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But we will need to turn the page over (check our next article), to see just exactly what Jesus chose to do.  For those of us who are familiar with the Gospel story, we know that Jesus chose to come back to Jerusalem and square off against his enemies, challenging them face-to-face, knowing the whole time that it would lead to his death.

But Jesus knew, even as He would make that decision to turn to Jerusalem and die there, that his death would not be an empty death.  Just like the spilled blood helped to protect the people of Israel so long ago and bought them their freedom, so also Jesus would spill his blood to be the human sacrifice who would pay the penalty of death for sins for all people.  It would be through his voluntary act of sacrifice that would buy for us the choice to accept Jesus as our representative who died for the sins of each and every one of us.

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That leads us to a final obvious question, considering that Jesus would let himself die in order for God to be able to forgive you all of your sins, and thus be acceptable in God’s sight: what kind of response should you give towards Jesus?  He doesn’t ask you to “do” anything to earn your salvation.

He wants you to be sorry for your sins (to repent of your sins), to accept that Jesus death was enough to pay off your sins, and to accept Him into your life by faith, calling on Him to be your personal Lord and Savior.

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What Is Wrong With This Picture

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Jesus Clears Out The Temple

John 2:13 –  17

13 It was nearly time for the Jewish Passover celebration, so Jesus went to Jerusalem. 14 In the Temple area he saw merchants selling cattle, sheep, and doves for sacrifices; he also saw dealers at tables exchanging foreign money. 15 Jesus made a whip from some ropes and chased them all out of the Temple. He drove out the sheep and cattle, scattered the money changers’ coins over the floor, and turned over their tables. 16 Then, going over to the people who sold doves, he told them, “Get these things out of here. Stop turning my Father’s house into a marketplace!”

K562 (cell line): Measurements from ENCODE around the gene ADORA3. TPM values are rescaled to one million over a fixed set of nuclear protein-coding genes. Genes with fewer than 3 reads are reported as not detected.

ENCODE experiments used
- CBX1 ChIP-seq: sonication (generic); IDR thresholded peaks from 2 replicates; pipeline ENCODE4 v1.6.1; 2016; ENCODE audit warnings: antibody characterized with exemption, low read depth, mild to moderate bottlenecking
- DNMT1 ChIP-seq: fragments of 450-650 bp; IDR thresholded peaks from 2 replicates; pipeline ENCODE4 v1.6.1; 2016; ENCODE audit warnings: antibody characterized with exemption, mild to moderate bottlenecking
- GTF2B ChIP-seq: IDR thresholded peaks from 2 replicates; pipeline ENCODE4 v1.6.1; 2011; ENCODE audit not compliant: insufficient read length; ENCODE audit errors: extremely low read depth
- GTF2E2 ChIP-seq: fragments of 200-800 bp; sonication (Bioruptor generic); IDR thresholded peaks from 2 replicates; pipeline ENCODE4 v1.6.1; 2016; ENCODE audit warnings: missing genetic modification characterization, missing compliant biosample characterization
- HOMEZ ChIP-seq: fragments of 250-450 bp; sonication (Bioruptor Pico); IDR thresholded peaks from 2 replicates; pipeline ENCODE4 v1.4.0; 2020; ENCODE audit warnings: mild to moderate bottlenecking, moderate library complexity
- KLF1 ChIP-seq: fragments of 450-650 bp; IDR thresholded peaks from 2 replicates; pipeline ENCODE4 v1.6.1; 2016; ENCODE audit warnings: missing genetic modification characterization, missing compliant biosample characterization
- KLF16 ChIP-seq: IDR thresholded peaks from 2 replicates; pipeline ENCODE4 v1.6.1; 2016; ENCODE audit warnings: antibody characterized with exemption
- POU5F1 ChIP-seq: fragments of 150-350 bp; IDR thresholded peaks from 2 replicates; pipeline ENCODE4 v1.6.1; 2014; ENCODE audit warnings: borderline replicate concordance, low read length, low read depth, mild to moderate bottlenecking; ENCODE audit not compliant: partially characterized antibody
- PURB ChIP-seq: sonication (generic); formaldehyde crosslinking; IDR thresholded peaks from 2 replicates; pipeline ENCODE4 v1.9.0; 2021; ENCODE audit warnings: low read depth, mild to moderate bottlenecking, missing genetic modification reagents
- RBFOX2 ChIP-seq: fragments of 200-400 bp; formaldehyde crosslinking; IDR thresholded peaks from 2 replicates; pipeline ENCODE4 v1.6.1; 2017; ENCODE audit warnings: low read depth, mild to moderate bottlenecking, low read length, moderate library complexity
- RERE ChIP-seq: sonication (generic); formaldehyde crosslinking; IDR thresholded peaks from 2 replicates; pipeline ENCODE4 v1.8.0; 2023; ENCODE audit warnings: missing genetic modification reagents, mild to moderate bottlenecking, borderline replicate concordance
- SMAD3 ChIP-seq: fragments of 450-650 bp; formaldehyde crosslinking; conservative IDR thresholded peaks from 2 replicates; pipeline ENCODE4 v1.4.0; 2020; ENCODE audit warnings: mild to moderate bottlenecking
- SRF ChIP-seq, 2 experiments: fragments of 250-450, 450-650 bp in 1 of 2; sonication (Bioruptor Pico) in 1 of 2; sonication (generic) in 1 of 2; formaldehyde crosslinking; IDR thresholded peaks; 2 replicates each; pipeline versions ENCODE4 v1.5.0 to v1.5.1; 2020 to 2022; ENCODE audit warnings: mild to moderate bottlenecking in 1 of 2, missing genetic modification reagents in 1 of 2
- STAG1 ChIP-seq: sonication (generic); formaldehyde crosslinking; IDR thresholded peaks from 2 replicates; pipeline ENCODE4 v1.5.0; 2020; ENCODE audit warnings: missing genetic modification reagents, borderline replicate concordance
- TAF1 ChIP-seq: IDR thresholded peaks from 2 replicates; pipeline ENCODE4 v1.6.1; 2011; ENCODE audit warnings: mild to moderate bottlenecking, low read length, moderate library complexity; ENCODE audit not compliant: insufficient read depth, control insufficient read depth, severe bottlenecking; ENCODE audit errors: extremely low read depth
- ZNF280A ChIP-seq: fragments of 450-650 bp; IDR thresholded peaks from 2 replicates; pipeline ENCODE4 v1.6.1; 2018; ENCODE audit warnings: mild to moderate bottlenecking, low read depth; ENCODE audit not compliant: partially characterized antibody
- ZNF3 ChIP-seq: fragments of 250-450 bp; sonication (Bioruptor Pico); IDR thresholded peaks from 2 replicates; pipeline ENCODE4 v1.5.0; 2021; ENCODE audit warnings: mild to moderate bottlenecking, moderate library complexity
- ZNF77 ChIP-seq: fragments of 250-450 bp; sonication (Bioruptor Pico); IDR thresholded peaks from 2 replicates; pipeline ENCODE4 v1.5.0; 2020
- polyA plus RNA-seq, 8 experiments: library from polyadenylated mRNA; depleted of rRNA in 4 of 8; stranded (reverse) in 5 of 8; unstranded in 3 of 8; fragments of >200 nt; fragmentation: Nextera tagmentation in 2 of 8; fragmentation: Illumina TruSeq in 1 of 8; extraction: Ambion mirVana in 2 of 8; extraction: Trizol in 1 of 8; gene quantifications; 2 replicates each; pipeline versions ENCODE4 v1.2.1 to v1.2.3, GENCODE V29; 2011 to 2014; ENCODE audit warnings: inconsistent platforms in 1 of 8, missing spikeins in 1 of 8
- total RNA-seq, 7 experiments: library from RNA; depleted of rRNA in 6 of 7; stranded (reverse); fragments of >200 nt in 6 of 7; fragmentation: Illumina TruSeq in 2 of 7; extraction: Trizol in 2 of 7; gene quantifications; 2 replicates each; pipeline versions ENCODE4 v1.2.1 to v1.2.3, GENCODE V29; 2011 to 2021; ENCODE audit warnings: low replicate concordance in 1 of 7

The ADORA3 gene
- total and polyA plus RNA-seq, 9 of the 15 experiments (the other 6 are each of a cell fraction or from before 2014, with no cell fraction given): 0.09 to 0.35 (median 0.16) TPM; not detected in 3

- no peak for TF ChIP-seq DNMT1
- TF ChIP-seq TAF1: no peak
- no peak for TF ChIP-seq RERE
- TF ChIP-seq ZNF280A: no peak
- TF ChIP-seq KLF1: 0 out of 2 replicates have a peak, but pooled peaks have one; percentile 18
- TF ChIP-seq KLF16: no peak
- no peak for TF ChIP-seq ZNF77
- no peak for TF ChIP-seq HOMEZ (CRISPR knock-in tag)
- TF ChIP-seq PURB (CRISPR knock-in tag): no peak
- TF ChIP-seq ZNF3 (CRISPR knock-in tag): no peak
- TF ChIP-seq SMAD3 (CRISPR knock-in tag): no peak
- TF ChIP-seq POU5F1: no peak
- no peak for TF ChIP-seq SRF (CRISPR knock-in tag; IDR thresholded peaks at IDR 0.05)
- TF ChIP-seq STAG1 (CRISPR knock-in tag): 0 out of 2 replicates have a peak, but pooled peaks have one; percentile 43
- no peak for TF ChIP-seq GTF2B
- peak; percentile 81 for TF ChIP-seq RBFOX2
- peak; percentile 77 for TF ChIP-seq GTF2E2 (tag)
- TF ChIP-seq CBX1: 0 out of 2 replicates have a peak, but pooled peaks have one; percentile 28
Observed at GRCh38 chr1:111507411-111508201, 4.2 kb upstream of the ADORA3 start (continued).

17 Then his disciples remembered this prophecy from the Scriptures: “Passion for God’s house will consume me.”

While growing up, I loved to do all kinds of games and puzzles: logic problems, crosswords, find-a-word, hidden objects, etc. Even today I enjoy working on these kinds of mind games. One of them was called, “What’s wrong with this picture?” You compared two pictures side by side and you tried to see what the difference was between them.

As I was looking over the verses for today’s study, I couldn’t help but feel that there was something terribly wrong with this picture, and I think there is much that we can learn from it. In fact, there is a lot wrong in what happened when Jesus went into the Temple area, but to appreciate what was going on, we will need a little background information.

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 In the Old Testament period, during the period of the kings, according to the Laws and Regulations handed down by God to Moses, the people of Israel were to come to Jerusalem at least three times a year to hold a celebration feast that honoured God for what He had done for them in the past. The Temple was seen as “God’s dwelling place among men”, and so Jewish people from all over the land would come to the Temple to offer their sacrifices and thanks offerings.